And by the way: Turkey’s President Erdogan is not letting up on the Kurdish crackdown that he kicked into high gear on Friday. More here.

The ISIS response to “Anger of the Euphrates”—what else? Car bombs, five of them this morning so far, Reuters writes. The attack “so far appears focused on areas north of Raqqa near the town of Ain Issa, 50 km (30 miles) away.”

Also in Syria: Rebels evacuated by the Assad regime are being clustered together in the far northwestern province of Idlib, AP reports. “Already a stronghold of Syria’s al-Qaida affiliate, the province is now home to thousands of Islamic militants — with varying degrees of extremist ideology — who have converged along with their families from the central city of Homs and the suburbs of Damascus, after capitulating to government forces... a forced exile that many see as a calculated attempt to gather the fighters far from the capital, at a location where they can later be eliminated.”

AP has more on the feared implications of the forced move, here.

Despite newly recorded “surreal and horrific” videos emerging from Aleppo, the Assad regime maintains that it has killed zero civilians in its months-long bombardment of the rebel-held eastern half, The Telegraph’s Josie Ensor reported Sunday. She accompanied "government minders" with Syrian troops fighting street-to-street in the government-held western half of Aleppo—where more than 20 al-Qaeda-linked rebel groups launched a new offensive on October 27.

And on Aleppo, Russia says it’s holding back from launching a new bombardment on the city “so long as militants do not attack,” which—with the conflict well into its sixth year—seems highly unlikely. More here.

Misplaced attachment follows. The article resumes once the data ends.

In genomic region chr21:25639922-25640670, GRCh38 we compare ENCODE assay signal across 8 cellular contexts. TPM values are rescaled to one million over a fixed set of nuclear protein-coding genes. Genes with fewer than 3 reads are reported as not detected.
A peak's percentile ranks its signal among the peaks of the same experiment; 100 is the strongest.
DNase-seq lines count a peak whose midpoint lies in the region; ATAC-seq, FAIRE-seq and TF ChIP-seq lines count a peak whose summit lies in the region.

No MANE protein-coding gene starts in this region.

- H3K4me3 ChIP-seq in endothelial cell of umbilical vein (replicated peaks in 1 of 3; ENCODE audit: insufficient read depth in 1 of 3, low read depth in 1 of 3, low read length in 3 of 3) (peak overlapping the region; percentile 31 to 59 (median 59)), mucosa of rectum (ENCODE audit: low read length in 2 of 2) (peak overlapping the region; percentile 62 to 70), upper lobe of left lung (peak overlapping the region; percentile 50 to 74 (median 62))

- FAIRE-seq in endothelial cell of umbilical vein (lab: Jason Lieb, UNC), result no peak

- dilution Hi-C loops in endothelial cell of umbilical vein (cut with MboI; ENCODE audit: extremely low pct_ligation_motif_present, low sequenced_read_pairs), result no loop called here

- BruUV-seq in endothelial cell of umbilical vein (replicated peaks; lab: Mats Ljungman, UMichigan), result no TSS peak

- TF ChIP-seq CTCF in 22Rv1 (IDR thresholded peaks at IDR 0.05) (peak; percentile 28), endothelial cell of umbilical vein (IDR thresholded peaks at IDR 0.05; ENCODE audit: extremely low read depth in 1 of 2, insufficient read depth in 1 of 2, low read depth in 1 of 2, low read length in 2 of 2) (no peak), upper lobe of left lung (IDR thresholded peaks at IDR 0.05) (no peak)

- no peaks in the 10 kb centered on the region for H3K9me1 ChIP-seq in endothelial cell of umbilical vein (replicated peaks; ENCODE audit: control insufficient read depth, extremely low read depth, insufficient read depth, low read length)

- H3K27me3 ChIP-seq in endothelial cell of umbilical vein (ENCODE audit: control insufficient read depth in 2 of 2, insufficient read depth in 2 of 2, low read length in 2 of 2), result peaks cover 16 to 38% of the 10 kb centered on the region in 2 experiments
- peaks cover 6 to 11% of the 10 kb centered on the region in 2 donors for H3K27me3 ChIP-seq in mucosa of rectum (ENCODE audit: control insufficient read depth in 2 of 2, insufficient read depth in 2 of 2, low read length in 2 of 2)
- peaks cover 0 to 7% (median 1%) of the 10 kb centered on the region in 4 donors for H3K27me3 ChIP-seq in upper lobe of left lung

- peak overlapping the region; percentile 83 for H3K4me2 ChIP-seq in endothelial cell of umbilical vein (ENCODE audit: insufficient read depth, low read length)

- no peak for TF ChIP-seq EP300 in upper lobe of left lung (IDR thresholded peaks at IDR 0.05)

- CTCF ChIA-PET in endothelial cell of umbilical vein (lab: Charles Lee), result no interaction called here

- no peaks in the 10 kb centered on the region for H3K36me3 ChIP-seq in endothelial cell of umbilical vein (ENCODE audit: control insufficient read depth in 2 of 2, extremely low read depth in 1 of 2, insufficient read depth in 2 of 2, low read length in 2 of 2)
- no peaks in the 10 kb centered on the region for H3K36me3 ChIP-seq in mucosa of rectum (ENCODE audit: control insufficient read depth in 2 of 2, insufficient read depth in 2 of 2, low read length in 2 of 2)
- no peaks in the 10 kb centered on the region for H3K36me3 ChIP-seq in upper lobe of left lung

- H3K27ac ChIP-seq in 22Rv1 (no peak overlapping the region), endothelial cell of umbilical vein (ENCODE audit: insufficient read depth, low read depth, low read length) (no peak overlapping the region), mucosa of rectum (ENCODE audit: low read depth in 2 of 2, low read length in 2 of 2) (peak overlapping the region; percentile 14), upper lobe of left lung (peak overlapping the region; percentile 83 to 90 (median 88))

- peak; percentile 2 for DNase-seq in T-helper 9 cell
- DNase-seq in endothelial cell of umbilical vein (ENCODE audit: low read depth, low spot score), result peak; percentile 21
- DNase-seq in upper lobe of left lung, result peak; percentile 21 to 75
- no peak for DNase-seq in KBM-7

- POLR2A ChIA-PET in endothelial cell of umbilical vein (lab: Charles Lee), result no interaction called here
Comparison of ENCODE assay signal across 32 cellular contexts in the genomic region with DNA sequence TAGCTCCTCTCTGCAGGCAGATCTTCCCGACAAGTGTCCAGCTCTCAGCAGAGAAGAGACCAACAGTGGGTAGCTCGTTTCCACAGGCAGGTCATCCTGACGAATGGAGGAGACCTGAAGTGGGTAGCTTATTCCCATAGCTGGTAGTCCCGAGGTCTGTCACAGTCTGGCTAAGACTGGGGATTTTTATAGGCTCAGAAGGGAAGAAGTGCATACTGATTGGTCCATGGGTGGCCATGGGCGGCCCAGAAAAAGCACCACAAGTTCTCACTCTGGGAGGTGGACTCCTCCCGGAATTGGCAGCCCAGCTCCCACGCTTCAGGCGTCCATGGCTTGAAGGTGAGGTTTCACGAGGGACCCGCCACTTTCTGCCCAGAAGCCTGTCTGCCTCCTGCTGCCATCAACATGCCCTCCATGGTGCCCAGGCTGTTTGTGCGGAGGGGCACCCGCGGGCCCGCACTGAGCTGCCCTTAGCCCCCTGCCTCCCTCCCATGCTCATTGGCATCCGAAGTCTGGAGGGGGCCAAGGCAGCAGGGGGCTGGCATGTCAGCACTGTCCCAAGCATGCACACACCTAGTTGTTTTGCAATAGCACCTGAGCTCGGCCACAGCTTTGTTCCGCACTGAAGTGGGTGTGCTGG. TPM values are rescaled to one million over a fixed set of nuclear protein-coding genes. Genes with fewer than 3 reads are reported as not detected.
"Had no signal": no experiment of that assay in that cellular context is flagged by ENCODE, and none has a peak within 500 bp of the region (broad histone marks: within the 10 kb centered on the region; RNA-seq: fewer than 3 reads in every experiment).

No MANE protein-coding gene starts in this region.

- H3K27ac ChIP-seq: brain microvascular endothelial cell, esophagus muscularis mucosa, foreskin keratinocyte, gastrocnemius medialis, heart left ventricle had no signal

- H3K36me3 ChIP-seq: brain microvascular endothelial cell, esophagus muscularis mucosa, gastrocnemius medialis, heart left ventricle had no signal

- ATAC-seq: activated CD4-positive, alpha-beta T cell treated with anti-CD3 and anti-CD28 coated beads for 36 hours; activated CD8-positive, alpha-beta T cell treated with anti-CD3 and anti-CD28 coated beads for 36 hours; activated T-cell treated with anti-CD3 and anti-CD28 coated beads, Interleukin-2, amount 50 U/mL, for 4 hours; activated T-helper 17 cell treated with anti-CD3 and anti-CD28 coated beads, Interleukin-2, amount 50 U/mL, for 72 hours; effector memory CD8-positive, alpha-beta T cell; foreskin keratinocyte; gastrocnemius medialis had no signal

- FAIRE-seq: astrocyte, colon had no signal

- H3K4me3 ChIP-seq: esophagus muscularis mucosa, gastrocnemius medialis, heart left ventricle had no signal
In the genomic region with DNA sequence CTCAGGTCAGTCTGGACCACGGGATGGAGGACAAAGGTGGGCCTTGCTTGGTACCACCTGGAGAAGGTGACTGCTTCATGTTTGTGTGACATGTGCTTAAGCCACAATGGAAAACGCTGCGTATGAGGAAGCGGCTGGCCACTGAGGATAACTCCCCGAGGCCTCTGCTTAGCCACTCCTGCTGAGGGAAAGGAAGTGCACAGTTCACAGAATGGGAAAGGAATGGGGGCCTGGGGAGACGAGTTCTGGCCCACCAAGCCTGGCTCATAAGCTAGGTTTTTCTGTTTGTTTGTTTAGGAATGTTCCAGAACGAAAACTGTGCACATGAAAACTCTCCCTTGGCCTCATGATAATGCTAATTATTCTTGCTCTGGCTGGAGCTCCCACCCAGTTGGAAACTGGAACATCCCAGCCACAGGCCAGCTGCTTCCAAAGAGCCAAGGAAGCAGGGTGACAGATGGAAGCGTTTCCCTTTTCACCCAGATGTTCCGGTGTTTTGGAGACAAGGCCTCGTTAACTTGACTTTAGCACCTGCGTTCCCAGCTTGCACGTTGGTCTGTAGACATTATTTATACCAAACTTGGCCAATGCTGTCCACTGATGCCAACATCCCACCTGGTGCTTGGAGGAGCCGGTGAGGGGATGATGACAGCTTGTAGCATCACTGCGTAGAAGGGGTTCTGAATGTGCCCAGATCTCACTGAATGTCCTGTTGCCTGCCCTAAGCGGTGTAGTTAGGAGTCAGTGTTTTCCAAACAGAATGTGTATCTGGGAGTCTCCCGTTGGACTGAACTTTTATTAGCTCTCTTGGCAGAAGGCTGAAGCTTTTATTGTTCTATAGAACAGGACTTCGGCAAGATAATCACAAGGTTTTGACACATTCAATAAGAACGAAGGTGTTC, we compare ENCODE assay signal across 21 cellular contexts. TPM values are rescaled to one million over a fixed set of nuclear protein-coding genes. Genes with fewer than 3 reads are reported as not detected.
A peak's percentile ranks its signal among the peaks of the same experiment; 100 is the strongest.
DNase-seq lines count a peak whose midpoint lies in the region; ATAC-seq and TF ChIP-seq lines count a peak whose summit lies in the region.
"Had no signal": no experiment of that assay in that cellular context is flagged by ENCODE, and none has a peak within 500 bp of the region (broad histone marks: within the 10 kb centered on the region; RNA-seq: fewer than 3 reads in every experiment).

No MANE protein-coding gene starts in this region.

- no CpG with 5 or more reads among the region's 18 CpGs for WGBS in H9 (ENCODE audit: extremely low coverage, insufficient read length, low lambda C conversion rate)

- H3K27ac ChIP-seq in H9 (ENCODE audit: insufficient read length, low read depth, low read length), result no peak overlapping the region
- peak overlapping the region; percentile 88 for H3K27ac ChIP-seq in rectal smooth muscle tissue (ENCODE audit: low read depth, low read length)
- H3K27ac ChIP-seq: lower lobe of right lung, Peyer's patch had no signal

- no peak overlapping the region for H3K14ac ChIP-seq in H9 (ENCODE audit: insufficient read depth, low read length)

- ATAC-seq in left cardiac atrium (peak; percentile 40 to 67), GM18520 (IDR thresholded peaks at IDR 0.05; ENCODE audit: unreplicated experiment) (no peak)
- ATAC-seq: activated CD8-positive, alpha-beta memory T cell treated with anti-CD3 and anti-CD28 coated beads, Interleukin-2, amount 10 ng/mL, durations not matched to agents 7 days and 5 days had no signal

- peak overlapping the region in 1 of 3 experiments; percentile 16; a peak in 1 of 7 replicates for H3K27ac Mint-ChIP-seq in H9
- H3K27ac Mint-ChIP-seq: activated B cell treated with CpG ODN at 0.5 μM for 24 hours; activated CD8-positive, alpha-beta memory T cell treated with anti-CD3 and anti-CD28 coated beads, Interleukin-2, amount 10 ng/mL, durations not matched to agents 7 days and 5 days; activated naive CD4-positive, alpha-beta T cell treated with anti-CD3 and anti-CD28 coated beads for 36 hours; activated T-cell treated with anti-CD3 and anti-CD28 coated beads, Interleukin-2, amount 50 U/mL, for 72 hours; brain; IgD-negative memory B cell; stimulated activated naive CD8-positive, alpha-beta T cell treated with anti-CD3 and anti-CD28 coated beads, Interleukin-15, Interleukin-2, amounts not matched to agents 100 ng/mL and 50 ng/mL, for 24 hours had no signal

NATO puts hundreds of thousands of troops on higher alert. This is not the alliance’s existing response force, which can be deployed to a war zone within days. Rather, it is the attempt to get a 300,000-member follow-on force, which would be drawn from various member countries, to deploy on two months’ notice rather than six, the Times of London reports, citing Adam Thomson, Britain’s outgoing permanent representative to the alliance. In an earlier interview, Secretary-General Jens Stoltenberg told the Times that the move was part of the alliance’s ongoing response to “a more assertive Russia implementing a substantial military build-up over many years; tripling defence spending since 2000 in real terms; developing new military capabilities; exercising their forces and using military force against neighbours...We have also seen Russia using propaganda in Europe among NATO allies and that is exactly the reason why NATO is responding. We are responding with the biggest reinforcement of our collective defence since the end of the Cold War.”